Alleged pact puts new focus on teen pregnancy
America's teen pregnancy rate is rising for the first time since 1991, worrying experts.
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But finding a solution is contentious; there is considerable disagreement over whether educators should emphasize safe sex or abstinence.Skip to next paragraph
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Despite spending more than $1 billion since 1996, federal "abstinence until marriage" programs have not taught young people to be sexually responsible, says David Landry of the Guttmacher Institute in New York, a think tank on sexual and reproductive-health issues. A nine-year Mathematica Policy Research study released in 2007 also found that such programs had no effect on teen sexual abstinence.
The federal abstinence programs fall short in mandating that instructors mention contraception only in terms of its failure rates, Mr. Landry says. "The misconception of many is that simply talking about using contraception promotes sexual activity."
He supports "comprehensive sexual education," which includes encouraging youth to delay sexual activity and providing medically accurate information about contraception.
Yet those who advocate for abstinence education – which teaches teens to abstain from sexual activity – are equally adamant. In an April report, the Heritage Foundation in Washington detailed 11 studies of abstinence programs that yielded positive findings. The authors censured the government for "spending over $1 billion each year to promote contraception and safe-sex education – at least 12 times what it spends on abstinence education."
The same debates now echo in Gloucester, a blue-collar city with deep Catholic roots. Last month, two officials at Gloucester High's health center resigned in protest because the local hospital refused to distribute contraceptives to students without parental consent. Mayor Carolyn Kirk said Monday the school committee would review a city policy prohibiting the distribution of birth control in schools as it revamps Gloucester's teen-pregnancy policy.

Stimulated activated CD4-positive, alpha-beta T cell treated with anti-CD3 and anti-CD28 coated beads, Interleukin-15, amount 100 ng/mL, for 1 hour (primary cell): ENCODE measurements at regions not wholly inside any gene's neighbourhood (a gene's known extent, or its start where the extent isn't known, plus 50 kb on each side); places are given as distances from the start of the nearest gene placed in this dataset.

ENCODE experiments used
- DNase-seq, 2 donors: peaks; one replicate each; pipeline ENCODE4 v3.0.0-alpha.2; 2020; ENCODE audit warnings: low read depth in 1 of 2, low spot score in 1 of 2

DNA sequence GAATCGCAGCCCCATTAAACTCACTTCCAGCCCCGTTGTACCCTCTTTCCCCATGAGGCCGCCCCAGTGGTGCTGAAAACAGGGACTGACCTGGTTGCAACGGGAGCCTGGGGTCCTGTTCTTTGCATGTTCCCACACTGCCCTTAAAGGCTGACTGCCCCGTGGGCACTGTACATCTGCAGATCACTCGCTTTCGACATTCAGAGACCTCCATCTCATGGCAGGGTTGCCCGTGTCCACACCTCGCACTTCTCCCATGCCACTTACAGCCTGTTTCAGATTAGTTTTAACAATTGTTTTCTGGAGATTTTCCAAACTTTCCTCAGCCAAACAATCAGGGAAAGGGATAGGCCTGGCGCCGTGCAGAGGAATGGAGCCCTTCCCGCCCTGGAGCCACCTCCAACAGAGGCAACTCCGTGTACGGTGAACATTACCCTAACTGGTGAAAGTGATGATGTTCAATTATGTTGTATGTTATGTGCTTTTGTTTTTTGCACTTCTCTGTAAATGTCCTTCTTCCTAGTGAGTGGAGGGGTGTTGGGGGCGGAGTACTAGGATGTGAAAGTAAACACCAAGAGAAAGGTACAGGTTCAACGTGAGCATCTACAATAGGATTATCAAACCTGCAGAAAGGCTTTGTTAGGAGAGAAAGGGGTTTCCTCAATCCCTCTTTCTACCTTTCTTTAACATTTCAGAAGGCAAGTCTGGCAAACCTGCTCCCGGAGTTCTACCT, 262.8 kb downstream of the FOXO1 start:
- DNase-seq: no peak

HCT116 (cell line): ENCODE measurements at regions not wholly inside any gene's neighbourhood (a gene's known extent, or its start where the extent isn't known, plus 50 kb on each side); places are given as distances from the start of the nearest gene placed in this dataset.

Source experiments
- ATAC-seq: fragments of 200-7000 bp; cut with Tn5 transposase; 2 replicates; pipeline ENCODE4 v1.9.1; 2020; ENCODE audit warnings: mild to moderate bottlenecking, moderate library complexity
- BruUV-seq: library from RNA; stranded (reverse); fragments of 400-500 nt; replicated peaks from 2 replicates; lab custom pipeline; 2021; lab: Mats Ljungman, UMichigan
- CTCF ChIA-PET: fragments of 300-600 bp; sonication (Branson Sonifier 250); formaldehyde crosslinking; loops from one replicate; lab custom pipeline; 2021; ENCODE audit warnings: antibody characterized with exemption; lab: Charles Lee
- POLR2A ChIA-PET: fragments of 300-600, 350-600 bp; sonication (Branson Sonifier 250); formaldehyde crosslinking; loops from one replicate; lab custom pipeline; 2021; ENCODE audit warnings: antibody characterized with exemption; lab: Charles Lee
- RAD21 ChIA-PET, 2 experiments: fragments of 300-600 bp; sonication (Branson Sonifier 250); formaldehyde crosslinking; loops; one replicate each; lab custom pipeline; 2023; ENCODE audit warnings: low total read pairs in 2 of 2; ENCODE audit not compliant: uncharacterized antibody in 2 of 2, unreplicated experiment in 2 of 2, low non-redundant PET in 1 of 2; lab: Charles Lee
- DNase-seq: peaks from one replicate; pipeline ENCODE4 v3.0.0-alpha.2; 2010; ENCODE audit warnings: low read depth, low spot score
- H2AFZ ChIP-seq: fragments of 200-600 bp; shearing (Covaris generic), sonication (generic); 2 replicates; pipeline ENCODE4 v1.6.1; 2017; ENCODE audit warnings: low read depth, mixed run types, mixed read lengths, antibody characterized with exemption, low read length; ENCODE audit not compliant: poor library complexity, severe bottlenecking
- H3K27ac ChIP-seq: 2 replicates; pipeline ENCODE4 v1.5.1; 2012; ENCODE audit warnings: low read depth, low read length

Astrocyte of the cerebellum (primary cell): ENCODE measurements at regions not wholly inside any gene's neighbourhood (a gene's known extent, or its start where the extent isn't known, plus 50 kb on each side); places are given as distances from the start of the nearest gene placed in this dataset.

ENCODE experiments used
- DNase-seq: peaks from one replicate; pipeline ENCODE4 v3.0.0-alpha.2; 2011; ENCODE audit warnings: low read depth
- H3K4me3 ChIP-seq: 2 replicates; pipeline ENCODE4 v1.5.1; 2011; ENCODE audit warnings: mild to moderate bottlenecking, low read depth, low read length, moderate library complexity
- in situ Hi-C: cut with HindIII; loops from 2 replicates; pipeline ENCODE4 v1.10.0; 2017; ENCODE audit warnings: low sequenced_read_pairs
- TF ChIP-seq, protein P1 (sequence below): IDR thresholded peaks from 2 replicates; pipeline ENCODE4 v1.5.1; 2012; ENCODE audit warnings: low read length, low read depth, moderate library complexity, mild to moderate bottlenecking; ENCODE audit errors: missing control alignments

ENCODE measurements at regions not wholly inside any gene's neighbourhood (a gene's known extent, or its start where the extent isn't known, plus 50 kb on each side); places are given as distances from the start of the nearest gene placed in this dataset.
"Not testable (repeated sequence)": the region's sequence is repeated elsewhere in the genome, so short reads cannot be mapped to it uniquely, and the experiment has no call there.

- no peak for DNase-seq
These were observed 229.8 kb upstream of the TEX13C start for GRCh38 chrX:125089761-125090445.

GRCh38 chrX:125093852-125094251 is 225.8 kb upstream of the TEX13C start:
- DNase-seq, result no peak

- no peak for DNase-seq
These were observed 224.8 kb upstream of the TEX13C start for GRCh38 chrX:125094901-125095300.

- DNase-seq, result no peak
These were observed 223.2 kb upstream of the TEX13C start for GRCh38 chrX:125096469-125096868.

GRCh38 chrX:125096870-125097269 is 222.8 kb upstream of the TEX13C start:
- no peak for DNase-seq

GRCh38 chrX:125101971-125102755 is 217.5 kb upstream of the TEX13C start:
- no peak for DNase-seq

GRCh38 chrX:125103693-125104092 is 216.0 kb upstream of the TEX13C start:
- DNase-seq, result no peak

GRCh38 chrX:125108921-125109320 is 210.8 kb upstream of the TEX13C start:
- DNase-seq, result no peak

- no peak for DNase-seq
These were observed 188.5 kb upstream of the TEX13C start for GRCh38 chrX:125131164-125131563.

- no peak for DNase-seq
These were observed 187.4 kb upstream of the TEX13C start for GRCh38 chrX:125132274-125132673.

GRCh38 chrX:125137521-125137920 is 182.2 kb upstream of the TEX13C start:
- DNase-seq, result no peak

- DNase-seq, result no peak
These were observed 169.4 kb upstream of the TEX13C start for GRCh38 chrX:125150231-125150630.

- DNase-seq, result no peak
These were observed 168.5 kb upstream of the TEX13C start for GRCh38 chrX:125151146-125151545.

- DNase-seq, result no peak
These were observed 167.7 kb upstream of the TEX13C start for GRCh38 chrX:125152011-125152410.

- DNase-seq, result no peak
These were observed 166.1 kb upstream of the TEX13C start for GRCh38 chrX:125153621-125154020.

Gloucester residents are also divided.
"As far as birth control pills, they should not be given out at school," says parent Pam Cilluffo, adding that they should be available at home. "Condoms should be distributed at school."
Gloucester graduate Barry Sousa thinks that while more sex education would be beneficial, the problem begins with family dynamics. "My feeling is that these kids don't have a good family life," he says.
Teen pregnancy rates may be surging because officials are diverting resources to social services that seem more pressing, says Albert of the pregnancy-prevention campaign.
Annette Dion, a private music teacher in Gloucester, agrees: "There's plenty of money but [city officials] aren't spending it well."
"There's still an awful lot of questions we need to answer as a community," says Ray Lamont, editor of the Gloucester Daily Times. "We are getting bogged down in the details of how to define 'pact' when the real issue is that 17 girls decided to get pregnant. We need to find out why they got pregnant."